a huge amount of time to place the charges

where you need to put them.

They try to add in some cool sound effects.

It's not gonna sound anything like that.

The actual audio event is very rapid

very loud, and it's more of a crack.

They try to show the shock actually moving outward

essentially past Denzel, you can see the grass

start to move forward, and then retract back.

There, you see that little.

That was a shock wave moving past,

so seeing that sort of motion within the grass

in that scene could actually be realistic.

If you're that close where you can see the shock

around you, it's gonna at least hurt

because you have this sudden change in pressure.

It's gonna feel like someone's at the very least

just punching you as hard as they can.

You're not just gonna keep walking.

All sorts of metal being thrown.

There's fragmentation everywhere.

This is one of my favorite movies

so I really hate

laying into it like I'm about to.

So he essentially rigged this hospital

with explosives, he's setting them off wirelessly

and then he's just watching as the demolition unfolds.

You could have explosions going off at different times

and different locations

so that's actually not unreasonable.

What is unreasonable is to pull that off would

be expensive, and you'd also need to somehow

go through a hospital and place all these charges

without anybody noticing, I'm not entirely sure

that he would have the resources

the time, and be able to disguise everything

to actually pull something like this off.

Especially given what the Joker's wearing.

Heath Ledger: Hi.

There's no way he would go through this entire process

without being seen by somebody.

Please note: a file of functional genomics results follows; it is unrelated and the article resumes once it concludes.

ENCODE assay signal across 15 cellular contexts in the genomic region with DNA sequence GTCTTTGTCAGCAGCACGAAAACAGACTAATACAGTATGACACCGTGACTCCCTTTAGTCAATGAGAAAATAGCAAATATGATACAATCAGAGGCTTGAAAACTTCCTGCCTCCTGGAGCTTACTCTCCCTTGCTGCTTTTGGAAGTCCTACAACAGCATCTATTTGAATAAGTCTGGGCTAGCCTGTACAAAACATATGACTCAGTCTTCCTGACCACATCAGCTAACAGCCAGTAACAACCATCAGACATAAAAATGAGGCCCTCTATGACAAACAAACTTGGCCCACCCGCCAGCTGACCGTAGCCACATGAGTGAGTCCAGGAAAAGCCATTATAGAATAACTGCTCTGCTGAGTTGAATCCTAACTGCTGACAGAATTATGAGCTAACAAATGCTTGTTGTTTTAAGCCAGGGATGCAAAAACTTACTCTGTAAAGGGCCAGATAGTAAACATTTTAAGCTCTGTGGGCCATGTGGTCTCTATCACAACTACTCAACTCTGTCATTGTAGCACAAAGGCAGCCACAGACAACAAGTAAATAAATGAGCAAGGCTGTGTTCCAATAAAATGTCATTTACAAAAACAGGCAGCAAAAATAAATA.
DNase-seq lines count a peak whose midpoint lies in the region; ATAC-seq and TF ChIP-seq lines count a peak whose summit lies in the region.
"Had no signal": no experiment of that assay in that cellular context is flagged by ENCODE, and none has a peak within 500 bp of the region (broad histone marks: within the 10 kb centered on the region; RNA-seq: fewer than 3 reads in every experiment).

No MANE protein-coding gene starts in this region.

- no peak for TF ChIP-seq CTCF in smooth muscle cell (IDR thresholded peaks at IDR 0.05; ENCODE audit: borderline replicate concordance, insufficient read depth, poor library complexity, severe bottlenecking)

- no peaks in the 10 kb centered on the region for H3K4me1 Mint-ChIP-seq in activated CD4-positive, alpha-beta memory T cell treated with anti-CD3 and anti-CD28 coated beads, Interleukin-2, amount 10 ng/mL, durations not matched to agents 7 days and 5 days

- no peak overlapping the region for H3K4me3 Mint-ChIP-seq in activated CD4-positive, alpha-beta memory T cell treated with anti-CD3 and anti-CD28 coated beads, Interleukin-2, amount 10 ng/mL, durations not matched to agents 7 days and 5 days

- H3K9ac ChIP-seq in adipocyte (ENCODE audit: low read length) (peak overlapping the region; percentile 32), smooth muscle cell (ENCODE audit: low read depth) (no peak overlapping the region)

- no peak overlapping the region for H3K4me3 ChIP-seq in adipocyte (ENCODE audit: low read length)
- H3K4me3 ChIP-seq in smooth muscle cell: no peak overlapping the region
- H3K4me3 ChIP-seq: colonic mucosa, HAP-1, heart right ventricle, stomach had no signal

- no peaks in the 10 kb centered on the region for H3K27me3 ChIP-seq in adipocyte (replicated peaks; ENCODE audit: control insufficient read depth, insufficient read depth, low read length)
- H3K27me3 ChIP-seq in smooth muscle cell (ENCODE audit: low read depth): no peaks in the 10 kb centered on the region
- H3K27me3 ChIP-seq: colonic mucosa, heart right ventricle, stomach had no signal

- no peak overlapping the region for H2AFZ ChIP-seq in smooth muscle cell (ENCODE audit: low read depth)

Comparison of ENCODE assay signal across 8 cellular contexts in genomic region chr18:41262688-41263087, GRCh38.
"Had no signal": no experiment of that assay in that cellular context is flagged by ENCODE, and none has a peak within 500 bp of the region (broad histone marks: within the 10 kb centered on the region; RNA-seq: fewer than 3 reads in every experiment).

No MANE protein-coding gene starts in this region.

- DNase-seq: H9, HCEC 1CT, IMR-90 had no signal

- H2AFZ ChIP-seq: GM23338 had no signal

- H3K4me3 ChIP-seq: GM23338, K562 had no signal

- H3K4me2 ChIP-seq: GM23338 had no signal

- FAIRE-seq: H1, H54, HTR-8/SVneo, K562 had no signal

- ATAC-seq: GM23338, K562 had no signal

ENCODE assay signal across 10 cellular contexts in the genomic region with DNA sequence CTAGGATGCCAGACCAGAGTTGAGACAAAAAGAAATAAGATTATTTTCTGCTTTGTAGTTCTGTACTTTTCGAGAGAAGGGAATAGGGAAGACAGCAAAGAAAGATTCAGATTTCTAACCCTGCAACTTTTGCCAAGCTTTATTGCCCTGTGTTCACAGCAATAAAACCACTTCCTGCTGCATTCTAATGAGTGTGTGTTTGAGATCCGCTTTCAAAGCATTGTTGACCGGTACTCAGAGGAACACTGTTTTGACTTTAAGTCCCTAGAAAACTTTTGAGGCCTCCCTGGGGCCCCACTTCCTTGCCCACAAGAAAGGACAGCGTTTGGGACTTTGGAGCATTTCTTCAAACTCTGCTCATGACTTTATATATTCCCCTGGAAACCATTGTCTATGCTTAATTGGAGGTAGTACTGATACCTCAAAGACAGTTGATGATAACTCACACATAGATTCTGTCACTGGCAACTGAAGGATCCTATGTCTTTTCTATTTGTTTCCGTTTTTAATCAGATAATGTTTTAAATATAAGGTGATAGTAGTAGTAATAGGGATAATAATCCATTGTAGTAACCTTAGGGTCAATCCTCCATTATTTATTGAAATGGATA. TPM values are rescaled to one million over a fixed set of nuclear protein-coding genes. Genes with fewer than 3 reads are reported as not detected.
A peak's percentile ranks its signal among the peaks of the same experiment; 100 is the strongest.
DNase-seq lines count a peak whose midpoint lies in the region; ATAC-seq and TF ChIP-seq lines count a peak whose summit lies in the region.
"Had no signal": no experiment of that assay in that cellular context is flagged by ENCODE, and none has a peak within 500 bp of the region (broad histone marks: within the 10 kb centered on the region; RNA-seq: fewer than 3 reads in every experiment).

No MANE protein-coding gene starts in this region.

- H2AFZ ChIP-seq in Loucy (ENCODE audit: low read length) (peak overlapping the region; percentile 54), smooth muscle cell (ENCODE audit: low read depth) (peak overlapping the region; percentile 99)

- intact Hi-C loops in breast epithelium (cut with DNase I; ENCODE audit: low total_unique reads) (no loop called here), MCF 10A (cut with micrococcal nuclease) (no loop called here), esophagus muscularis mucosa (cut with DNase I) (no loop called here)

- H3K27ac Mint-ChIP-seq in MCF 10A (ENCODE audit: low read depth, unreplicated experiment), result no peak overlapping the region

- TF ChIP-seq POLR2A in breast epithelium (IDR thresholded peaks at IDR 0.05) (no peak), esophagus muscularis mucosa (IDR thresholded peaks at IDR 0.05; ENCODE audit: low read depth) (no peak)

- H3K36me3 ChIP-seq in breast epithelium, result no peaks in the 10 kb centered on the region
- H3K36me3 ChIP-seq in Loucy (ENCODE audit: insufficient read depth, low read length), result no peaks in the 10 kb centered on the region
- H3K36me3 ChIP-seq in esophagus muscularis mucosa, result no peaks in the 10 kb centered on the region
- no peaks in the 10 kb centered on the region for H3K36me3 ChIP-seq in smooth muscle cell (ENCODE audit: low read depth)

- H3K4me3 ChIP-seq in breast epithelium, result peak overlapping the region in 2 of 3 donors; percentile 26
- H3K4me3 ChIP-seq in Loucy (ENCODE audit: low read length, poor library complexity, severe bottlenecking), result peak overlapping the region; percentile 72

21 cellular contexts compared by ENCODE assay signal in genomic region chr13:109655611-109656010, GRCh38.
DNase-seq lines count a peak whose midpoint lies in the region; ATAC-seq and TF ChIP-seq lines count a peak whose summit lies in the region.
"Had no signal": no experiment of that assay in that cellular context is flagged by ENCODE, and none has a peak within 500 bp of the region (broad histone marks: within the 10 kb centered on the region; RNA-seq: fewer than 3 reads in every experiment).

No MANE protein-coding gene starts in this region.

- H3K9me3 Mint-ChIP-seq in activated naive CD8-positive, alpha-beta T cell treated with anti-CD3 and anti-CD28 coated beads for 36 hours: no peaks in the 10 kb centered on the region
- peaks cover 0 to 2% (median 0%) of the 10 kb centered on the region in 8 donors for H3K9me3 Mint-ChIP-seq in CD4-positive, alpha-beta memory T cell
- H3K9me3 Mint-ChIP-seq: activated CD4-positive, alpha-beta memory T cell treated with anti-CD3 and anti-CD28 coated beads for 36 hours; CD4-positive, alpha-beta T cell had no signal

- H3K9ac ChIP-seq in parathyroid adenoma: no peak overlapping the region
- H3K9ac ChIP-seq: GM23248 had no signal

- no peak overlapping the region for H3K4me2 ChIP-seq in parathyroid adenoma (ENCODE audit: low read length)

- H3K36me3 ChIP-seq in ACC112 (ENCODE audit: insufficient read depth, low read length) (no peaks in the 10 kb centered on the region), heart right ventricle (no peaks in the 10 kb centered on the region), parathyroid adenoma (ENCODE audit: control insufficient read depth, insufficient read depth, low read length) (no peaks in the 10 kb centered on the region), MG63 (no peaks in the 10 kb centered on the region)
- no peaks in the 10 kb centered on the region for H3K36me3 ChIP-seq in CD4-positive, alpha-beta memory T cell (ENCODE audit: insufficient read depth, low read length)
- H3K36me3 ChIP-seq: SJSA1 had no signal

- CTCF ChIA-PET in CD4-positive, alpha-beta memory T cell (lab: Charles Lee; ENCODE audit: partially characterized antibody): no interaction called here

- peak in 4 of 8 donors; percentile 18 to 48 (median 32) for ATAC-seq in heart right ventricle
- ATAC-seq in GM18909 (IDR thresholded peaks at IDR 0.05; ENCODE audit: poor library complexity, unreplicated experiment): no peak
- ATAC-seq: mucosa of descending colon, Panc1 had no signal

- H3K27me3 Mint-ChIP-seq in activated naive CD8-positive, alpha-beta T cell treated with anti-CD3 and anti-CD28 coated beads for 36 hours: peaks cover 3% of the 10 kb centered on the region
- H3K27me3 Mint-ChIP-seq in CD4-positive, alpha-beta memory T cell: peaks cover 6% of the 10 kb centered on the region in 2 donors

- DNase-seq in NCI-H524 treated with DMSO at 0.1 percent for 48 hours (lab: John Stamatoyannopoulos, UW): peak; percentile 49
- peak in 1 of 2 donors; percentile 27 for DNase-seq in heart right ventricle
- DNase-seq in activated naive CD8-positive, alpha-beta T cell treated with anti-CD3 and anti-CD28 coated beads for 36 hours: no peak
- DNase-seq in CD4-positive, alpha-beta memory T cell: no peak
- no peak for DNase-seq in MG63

Jonah Hill: It's gonna explode!

Channing Tatum: Oh my god, roll up the windows!

Jonah: What the f*** is that? Channing: Roll it up!

Channing: I don't care just do it!

- The funny thing is, this scene is one

of the most realistic scenes we're probably gonna see.

There is one resounding issue with this scene though.

All those pressurized tanks, the fact

that all these things are ruptured

and just sitting there.

Jonah: What happened?

Channing: I don't know. It just didn't explode.

Jonah: That's weird.

That would never happen.

Jonah: I really thought that one was gonna explode.

This I think is actually the most accurate scene

so you have a fuel tank that was just riddled

with bullet holes, so it has no way

of accelerating the reaction.

Channing: That's what exploded?

I don't know why chickens would explode.

Their fecal matter could probably combust

the wooden cages could light on fire

but why you'd get an explosion, I have no idea.

I think the scene's kind of intending

to be a bit ridiculous, and it definitely is.

Will: What accounting firm is closed at 11 AM on a Tuesday?

Mark Wahlberg: Oh this is a s***hole.

The flame's unrealistic, but the way they're pushed back

is actually somewhat believable.

So the fact that they aren't cut up

and that they're not bleeding profusely.

The fragmentation in that situation

would be much more deadly.

Will: I can't hear!

I can't hear!

The way he's complaining is unrealistic

but the fact that he's complaining

about his ears is actually realistic.

When you have blast over pressure

there are certain parts of the human body

that are susceptible, are very susceptible

to shifts in pressure.

Your ear drums are one, and your lungs are another.

In extreme cases, if the pressure was strong enough

you could rupture your lungs, and if that happens

or if anything near that happens

he's not gonna be talking.

He's just gonna be laying there gasping

for whatever breath he can pull in

so he seems to be in much better shape

than I would imagine him to be.

If you got hit with a pressure wave

you'd probably be concussed as well.

Will: I need an MRI!

So an MRI might not be a bad idea.